With sales described somewhere between “fair” and “not the worst year I’ve ever seen” by gallery dealers, the terse mood that settled over the International Fine Print Dealers Association (IFPDA) Fine Art Print Fair this past weekend was in direct contrast to the darkly satirical messages pouring out from the artworks for sale. The range of work was spectacular, and the tone unified in critical jest. With little more than a week until the midterm elections, it’s hard not to read too much into the grotesque figures of Francis Bacon, the hilarious shitting clown by Bruce Nauman, or the hyper-real portraits of Miles Aldridge’s plastic women. The works were not so much escapist, but more like artistic confrontation, the likes of which we don’t often experience at art fairs. Spanning much of the 20th and 21st century, the Print Fair was rich viewing for those who appreciate the timelessness and constancy of human folly.
Beginning with the masters of the last century, Francis Bacon, Paul Klee, and Salvador Dalì collectively sent SOS messages from the past. In “Second Version of Triptych 1944,” repainted in the 1980s, Bacon’s blood-red backgrounds and nightmarish figures, indistinguishable as either man or beast, elicit a sense of unknowable horror. A Dalì lithograph from 1971 is more lighthearted, filled with headless dancing figures and the Victorian silhouette of a woman collaged with cuts of meat, suggesting that perhaps the human condition is simply there for a gruesome laugh.
A dusty pink Klee lithograph from 1925 shows a tightrope walker hovering above the abstracted outline of buildings — carefree or careworn, it’s impossible to know. In a similar but more contemporary vein, the black and white etching of William Kentridge from 1996 brings the absurd to the forefront, as the portly figure of the artist sleeps, bathes, and dances nude. Together, these works paint a world of immersive imagination, from the idyllic to the obscene.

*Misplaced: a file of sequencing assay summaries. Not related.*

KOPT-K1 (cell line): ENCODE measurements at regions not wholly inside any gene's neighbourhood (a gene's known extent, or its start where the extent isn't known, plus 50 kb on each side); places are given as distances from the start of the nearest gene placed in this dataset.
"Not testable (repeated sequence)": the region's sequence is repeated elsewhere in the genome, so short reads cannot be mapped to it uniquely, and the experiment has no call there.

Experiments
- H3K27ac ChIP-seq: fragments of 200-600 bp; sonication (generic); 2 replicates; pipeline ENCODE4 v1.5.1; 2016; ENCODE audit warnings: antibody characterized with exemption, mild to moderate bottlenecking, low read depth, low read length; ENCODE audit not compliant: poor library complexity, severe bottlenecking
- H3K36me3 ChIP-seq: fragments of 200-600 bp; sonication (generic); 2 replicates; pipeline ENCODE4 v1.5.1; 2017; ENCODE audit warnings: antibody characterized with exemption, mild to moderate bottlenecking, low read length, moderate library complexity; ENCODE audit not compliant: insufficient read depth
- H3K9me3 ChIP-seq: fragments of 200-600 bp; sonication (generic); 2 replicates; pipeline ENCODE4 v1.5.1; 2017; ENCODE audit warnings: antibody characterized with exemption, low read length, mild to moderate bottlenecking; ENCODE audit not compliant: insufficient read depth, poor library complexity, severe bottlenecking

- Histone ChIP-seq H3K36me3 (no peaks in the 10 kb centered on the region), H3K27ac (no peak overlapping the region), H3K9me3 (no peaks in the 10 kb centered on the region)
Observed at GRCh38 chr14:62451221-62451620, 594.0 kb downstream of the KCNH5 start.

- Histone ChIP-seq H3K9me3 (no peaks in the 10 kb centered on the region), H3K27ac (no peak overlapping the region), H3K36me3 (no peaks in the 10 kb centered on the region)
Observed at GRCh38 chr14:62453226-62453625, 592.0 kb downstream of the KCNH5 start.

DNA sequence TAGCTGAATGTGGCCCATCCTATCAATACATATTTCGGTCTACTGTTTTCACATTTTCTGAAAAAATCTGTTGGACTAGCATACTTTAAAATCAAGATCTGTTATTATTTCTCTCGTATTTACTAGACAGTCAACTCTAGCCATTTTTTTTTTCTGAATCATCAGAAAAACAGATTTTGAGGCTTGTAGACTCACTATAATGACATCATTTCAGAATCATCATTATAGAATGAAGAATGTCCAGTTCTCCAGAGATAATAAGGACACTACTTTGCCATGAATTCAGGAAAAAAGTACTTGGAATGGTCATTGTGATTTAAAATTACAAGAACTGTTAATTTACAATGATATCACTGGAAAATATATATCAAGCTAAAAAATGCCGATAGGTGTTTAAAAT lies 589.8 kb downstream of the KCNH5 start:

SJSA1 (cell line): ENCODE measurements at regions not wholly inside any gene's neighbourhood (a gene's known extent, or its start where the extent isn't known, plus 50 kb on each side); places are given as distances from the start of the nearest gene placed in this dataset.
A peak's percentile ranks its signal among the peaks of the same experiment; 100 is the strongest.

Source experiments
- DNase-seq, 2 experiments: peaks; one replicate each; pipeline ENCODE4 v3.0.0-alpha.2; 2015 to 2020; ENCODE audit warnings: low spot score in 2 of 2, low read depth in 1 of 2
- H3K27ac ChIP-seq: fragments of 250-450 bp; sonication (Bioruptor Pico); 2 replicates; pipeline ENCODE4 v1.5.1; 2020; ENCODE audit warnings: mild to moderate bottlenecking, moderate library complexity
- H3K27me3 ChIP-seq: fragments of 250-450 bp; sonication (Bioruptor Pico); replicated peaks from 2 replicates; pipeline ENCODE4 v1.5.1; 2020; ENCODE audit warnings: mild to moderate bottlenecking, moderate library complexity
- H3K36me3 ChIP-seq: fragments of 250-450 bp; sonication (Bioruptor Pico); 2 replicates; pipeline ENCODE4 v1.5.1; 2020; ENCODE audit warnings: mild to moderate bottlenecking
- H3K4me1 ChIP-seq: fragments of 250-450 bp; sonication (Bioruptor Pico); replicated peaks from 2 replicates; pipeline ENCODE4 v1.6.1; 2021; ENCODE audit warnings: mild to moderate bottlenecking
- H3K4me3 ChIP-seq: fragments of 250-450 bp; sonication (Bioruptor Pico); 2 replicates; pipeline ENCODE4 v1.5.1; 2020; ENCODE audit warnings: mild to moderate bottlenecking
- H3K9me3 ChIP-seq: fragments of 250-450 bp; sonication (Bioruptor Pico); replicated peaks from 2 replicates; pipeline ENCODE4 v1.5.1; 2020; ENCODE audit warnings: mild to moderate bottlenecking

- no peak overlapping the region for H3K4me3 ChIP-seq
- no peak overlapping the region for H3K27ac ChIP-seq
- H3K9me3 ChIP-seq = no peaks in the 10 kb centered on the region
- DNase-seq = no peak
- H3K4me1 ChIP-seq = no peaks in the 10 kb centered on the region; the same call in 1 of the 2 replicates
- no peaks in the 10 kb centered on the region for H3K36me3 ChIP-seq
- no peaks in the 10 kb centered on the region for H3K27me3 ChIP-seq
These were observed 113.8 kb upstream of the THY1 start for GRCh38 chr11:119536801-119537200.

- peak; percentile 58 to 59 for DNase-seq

Moving from the psychological into the fantastic, Marcel Duzma’s black and white triptych of creatures takes on a life of its own — theatrical, sometimes cute, and always slightly sinister, like characters from Grimms’ Fairy Tales. From the performative to the imaginary, the animals in Ana Maria Pacheco’s “An Ancient Dark Night Descended Upon My Soul” bring viewers into a cinematic world of magic and symbolism. The drypoint engraving, full of shadowy and meticulous detail, shows a group of creatures huddled together, eyes darting in every direction, as something approaches. Equally dreamlike though less surreal was a lithograph by José Clemente Orozco titled “Brothel.” Soundly snoring after a night of revelry, Orozco captures the drunken sleep of a pile of Johns. Addressing issues of class and propriety, Orozco exposes his subjects without glorifying or condemning them. Questioning the baffling nature of the subconscious feels as timely as taking an unflinching look at the reality of our own desires and behaviors.
From the monochromatic realm of dreams to the Kodachrome world of Pop and Punk sentiments, irreverence rounded out the aesthetic. Warhol’s recreation of Munch’s “The Scream” from 1984 and his bright blue screenprint of Jackie Kennedy’s smiling face moments before her husband was assassinated, highlight how the Pop aesthetic continues to turn culture into commodities we crave.
A Punk mood emanated from the British gallery of Paul Stolper, which was showing the works of Jamie Reid and Mat Collishaw. Reid’s quadriptych of perfect smiling lips pierced by a safety pin, created with colorful pointillist dots and “diamond dust” glitter was aptly titled “Pinned Queen.” New work from Mat Collishaw, “Gasconades,” places decorative (and domesticated) goldfinches on a perch in front of dilapidated walls covered in peeling paint and colorful graffiti. A nod to the genre paintings of the 17th-century Dutch masters, these prints feel entirely contemporary and full of questions about captivity and beauty. Delving deep into West Coast subcultures were the drawings of Raymond Pettibon, collectively celebratory — with images of baseball and surfing — to harshly critical and crude.
The list of works addressing personal and political folly was seemingly endless, tucked into corners and sometimes without labels, like the small, Sharpie-like ink drawing by Ida Applebroog, which shows two men, each with one leg and one crutch, saying “Thank You, Mr. President.” Behind all of these artworks is the question of human nature, with its capacity to both appall and astound, and while few concrete answers could be gleaned, the work provoked viewers to reconsider a timeless subject now more relevant than ever.
The Fine Art Print Fair was held in the Jacob K. Javits Center (Hudson Yards District, Manhattan) from October 25–28.